Ralph Reed's novel plan to blow up the GOP Convention.

Notes from the political sidelines.
Aug. 22 2008 3:38 PM

They Shoot Dark Horses, Don't They?

Ralph Reed's novel plan to blow up the GOP Convention.

80_thehasbeen

Friday, August 22, 2008

Spoiler Alert: When the McCain campaign floated the idea of a pro-choice running mate, social conservatives reacted with the same outrage they've been rehearsing for 40 years: Some threatened to bolt at the convention; others said they'd rather lose the election than expand the Republican tent. "If he picks a pro-choice running mate, it's not going to be pretty," Rush Limbaugh warned.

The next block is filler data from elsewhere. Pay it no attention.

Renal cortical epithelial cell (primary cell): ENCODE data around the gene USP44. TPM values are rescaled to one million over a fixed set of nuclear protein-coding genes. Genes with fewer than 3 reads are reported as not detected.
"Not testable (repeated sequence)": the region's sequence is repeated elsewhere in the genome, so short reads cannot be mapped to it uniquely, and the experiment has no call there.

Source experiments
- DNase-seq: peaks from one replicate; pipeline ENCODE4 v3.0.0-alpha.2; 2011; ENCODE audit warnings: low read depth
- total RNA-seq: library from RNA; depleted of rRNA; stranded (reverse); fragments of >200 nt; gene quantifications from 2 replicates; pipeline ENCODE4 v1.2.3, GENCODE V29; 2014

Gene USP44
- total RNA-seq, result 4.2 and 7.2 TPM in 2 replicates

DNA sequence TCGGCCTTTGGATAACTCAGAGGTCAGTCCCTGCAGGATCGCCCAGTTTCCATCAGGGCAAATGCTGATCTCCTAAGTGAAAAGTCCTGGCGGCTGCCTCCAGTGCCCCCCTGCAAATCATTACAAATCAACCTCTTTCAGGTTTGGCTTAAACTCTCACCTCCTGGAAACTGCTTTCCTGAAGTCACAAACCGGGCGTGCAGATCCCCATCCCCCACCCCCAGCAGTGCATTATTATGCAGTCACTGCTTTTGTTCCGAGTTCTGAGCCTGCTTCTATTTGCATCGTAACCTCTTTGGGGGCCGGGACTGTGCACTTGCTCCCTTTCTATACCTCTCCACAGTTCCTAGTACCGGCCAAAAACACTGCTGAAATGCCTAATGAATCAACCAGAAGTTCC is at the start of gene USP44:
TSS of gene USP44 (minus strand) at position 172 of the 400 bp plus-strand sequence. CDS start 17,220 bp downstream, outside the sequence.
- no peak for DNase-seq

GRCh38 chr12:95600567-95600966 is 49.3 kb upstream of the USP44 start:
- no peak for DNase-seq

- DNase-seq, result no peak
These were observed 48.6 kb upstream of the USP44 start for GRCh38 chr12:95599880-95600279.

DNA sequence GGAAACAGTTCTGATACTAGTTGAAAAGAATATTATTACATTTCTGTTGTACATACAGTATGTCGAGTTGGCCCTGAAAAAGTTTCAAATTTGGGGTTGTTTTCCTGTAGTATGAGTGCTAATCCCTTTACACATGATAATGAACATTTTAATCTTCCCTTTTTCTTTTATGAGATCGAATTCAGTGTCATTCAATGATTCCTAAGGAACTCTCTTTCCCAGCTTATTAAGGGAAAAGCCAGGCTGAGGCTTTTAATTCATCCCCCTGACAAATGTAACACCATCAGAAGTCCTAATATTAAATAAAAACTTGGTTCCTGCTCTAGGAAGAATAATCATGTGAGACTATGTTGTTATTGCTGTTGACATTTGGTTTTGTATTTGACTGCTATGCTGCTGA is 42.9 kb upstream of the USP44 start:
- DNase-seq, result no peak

But the most explosive threat comes from former right-hand-of-God Ralph Reed, in his new novel, Dark Horse, a "political thriller" that imagines this very scenario. Spoiler alert! Just hours after forcing his party to swallow a pro-choice VP, the Republican presidential nominee in Reed's pot-boiler is brutally murdered by radical Islamic terrorists at the GOP Convention. Reed's implicit threat to Republican candidates: The Christian right has so much power, they can even get someone else's God to strike you down.